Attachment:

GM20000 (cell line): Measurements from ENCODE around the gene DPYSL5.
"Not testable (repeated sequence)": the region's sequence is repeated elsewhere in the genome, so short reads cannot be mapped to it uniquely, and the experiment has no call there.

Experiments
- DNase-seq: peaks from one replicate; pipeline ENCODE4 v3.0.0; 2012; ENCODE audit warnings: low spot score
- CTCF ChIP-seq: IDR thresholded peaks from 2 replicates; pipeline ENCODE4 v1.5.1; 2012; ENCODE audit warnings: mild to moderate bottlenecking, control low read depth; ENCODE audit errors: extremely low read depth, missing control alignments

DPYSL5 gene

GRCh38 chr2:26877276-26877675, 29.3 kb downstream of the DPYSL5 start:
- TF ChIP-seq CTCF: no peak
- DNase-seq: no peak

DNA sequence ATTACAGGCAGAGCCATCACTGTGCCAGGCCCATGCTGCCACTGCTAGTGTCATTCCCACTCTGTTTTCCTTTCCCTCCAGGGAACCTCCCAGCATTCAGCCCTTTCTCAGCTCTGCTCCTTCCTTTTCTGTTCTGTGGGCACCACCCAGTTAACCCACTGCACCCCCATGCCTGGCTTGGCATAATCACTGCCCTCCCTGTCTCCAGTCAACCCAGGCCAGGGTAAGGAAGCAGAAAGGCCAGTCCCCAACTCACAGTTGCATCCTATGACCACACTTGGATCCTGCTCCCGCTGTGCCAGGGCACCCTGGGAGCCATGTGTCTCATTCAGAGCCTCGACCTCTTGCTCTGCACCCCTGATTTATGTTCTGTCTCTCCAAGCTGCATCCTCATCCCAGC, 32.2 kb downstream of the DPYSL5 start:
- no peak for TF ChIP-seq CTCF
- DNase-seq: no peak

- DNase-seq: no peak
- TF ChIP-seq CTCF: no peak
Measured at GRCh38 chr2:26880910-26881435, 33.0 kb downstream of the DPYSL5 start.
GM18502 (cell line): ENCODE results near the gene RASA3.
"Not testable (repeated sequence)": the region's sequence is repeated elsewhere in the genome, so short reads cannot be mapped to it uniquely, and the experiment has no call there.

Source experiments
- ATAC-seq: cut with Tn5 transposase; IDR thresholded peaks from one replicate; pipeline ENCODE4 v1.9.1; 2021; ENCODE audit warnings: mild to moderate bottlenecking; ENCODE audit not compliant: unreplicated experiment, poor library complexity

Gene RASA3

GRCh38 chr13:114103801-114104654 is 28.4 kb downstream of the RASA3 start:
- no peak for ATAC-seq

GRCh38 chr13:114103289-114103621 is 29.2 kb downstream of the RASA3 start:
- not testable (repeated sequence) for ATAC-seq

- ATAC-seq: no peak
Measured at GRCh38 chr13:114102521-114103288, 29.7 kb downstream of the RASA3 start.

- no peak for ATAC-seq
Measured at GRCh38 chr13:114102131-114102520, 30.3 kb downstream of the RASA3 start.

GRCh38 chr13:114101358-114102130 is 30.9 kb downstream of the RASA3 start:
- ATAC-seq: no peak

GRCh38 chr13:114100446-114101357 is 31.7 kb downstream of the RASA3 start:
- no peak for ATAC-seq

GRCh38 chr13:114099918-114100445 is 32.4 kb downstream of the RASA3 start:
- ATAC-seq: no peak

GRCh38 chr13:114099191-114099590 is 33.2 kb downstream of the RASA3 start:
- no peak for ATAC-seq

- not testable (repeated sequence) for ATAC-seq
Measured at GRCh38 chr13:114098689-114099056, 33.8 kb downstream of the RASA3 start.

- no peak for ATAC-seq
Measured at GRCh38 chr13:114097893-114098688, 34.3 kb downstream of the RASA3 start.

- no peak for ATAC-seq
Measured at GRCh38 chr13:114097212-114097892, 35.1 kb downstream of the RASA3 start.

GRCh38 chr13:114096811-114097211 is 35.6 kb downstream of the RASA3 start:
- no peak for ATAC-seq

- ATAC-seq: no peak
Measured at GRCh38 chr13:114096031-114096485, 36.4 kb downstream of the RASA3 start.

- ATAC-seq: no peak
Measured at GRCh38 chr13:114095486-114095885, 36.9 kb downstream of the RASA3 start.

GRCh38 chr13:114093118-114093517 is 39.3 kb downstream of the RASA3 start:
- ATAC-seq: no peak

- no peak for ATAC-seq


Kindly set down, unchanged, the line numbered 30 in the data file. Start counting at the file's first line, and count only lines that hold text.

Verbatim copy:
- ATAC-seq: no peak